Did you know you can bring forward some deductible expenses? If you have the money available to you now to pay these expenses, you can lower taxable income this financial year. This could be a good strategy if you are expecting your income to be lower next financial year.

Some of the areas you could consider are below:

  • Work-related expenses, such as equipment/tool expenses, internet expenses, computer, telephone, home office expenses, self-education expenses, dry-cleaning, laundry, and clothing expenses, travel expenses, and car expenses
  • Cost of maintenance and repairs for investment properties rented out or that are advertised/available for rent
  • Investment loan interest payment for things like shares or property
  • Donations to charities, that are classified as being deductible gift recipient organisations
  • Income Protection insurance premiums


If you have any assets to sell that might trigger a capital loss or gain, you should consider how this can affect your tax situation. These capital losses or gains are called ‘taxes’ but in reality, these gains and losses make up part of your taxable income.

Here’s an example of how you can plan effectively: if you know that you will be earning less next financial year, you may be better off waiting until then to sell an item that will trigger a capital gain. This financial year your tax liability won’t change, and when you do sell, the capital gain tax could be lower to align with your lower tax rate.

It’s worth noting that a capital loss can only be used to offset a capital gain. You may be able to carry forward a capital loss if you don’t have a capital gain to offset the loss in that financial year. Given the downturn in the market due to Covid-19, you may have sold some assets, or taken another type of loss yourself. If this is the case, you should definitely talk to us or your accountant about how to offset this loss.

You should consider tax planning as part of your overall investment strategy, and you should talk to a professional to plan your strategy.


It’s time to start getting ready for this year’s tax return. Start gathering your receipts, statements, records of expenses and store them safely. This way you know where everything is and gives you time to get copies if you misplaced the original.

Our Wealth Portal, MyFramework is a great tool that can help you with document storage to keep your information safe. This is an all in one digital platform helps to best understand your financial situation and can help you at tax time. Other features include:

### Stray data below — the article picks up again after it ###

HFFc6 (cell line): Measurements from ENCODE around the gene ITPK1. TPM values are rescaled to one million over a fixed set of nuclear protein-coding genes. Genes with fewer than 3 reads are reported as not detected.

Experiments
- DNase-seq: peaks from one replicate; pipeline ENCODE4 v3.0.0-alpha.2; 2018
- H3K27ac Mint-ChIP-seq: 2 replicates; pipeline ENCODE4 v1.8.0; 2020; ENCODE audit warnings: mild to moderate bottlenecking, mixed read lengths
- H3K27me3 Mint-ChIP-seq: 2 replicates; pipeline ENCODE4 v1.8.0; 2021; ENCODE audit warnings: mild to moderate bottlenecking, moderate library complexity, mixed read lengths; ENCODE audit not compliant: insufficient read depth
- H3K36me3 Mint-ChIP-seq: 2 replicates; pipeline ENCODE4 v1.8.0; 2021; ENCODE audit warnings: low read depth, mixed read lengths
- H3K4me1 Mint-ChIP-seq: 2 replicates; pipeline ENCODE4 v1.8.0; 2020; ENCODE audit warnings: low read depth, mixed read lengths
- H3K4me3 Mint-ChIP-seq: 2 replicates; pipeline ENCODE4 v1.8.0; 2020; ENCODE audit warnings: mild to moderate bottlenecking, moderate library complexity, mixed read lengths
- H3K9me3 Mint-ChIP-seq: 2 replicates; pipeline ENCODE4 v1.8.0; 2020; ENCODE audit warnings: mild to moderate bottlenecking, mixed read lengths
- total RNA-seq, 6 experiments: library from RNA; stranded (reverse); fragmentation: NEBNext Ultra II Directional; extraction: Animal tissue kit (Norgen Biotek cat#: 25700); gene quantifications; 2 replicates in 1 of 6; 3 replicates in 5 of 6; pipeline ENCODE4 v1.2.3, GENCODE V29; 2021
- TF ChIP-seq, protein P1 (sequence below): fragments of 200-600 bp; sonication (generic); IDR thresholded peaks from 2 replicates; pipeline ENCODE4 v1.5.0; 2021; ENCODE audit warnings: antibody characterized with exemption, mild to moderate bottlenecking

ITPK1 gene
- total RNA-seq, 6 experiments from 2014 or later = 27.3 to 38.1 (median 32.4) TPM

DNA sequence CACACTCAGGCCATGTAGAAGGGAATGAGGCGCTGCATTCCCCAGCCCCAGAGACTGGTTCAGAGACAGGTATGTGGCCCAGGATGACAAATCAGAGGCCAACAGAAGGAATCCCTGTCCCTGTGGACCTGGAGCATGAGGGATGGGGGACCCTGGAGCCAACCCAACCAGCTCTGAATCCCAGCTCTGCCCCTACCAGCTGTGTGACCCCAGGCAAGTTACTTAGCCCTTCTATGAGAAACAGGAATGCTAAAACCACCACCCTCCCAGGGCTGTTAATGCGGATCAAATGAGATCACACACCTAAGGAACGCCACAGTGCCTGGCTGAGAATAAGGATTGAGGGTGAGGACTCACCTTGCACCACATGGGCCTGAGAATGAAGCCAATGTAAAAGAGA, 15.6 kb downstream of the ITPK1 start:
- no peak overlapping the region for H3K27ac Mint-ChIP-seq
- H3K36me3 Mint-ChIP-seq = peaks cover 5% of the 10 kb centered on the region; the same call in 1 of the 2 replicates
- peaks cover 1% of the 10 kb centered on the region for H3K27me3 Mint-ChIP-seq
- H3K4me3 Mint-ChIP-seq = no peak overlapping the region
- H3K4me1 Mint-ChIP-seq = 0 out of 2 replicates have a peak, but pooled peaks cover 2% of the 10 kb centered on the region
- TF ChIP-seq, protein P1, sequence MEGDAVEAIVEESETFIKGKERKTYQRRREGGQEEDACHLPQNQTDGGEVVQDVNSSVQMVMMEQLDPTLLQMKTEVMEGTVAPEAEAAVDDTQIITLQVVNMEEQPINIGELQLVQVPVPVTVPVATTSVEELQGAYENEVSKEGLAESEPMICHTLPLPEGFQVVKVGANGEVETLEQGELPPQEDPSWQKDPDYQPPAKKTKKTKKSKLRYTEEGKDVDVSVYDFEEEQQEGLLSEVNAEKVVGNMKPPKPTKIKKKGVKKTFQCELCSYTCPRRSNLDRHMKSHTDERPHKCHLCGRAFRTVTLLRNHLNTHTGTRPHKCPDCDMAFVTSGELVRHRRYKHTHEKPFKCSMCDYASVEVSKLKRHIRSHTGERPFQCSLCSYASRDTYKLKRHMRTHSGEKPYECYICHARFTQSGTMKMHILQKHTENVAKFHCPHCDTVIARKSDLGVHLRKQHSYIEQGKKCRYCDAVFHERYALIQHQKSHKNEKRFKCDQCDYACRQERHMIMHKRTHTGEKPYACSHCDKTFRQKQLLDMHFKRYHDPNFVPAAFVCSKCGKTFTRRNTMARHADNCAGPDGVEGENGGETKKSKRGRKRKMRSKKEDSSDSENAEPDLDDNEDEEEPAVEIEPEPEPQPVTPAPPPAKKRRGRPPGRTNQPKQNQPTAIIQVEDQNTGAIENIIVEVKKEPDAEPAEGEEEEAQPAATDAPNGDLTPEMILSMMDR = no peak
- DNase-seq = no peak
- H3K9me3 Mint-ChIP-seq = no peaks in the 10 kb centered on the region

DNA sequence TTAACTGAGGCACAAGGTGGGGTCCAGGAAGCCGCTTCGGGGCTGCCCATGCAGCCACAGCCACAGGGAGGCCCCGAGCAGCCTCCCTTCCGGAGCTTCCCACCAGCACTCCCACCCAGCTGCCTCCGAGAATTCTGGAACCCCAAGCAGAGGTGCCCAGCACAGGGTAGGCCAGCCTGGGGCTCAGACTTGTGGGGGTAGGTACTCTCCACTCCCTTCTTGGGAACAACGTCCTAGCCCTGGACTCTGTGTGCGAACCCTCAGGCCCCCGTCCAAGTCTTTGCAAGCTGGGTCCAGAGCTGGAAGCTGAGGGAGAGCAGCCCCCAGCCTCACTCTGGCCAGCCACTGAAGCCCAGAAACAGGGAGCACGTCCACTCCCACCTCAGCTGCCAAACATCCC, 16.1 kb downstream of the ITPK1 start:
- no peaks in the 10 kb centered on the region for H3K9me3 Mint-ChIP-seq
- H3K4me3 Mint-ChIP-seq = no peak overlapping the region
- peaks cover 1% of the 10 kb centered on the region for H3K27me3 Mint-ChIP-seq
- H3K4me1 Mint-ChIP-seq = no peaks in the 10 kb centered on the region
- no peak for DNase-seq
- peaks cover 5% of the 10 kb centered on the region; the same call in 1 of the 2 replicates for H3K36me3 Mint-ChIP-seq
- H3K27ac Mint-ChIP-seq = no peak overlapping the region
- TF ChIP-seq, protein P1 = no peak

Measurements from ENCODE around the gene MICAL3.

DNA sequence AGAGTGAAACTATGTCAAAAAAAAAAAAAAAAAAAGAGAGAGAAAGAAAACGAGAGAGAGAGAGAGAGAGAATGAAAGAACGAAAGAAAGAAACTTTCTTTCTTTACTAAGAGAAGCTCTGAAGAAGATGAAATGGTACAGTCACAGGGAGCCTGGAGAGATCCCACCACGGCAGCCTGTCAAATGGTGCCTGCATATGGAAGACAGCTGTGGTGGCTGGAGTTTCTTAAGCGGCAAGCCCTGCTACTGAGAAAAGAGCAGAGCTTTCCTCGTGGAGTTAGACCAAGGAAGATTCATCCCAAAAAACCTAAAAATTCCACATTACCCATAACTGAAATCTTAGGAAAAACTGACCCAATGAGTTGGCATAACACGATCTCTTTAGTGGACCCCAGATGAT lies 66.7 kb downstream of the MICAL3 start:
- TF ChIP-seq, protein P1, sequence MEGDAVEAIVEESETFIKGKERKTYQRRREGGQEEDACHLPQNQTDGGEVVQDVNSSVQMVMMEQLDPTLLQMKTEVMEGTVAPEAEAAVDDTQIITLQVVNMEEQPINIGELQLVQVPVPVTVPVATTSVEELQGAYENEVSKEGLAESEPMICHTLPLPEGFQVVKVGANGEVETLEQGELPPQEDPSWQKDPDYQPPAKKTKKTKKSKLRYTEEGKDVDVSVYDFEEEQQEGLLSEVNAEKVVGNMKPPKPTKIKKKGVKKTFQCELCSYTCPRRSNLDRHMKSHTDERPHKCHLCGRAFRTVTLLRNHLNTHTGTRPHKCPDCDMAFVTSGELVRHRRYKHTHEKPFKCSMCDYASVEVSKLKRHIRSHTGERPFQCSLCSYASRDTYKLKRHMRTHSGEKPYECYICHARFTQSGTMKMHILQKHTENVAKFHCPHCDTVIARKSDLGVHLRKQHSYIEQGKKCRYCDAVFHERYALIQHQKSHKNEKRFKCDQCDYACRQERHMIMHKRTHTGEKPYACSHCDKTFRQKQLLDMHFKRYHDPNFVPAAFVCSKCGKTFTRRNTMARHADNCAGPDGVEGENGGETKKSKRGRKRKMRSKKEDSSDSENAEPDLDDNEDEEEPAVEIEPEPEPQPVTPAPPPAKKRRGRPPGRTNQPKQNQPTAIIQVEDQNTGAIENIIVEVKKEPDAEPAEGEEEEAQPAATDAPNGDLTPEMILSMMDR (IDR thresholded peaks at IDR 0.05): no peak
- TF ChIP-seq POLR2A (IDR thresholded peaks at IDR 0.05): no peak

• Everything in one place: add your credit cards, bank accounts, properties, car, home loans, investments and more to easily track and manage your finances.
  • Always up to date: enable live property and bank feeds from leading financial platforms.
  • Cashflow and budgeting: auto-categorised transactions and powerful budgeting tools make setting goals and getting a full picture of your income and expenses a breeze.

Contact us if you would like access to this powerful tool, there is no cost to you.

If you are running your own self-managed super fund, then you might want to give us a call to get information around a checklist for your SMSF. It provides an overview of various ongoing reporting and administration responsibilities – with many of them falling around or at financial year end.


June 30 is right around the corner! With the tips we’ve provided, you should be ready to go and not leaving anything until the last minute. Have a look at your current financial situation and think about whether you should make any adjustments.

And keep in mind, that although we have discussed several tips here, it is very important that you understand that whether it is appropriate or not will depend on what your personal circumstances are. Please consider getting professional advice to ensure that any action you take will meet with your objectives, goals, and financial situation.

Disclaimer: Due to the ever-changing landscape of the Australian financial and taxation system, please seek out advice from a professional before taking this advice into consideration. The above information is general in nature and should not be considered as advice.

Also, as we are a local financial advice business, we are not always able to keep this page up to date with the most recent information that regularly becomes available so it may become out of date at certain periods of time. Please speak directly to a member of our team to get the most up to date information related to investment, tax and superannuation.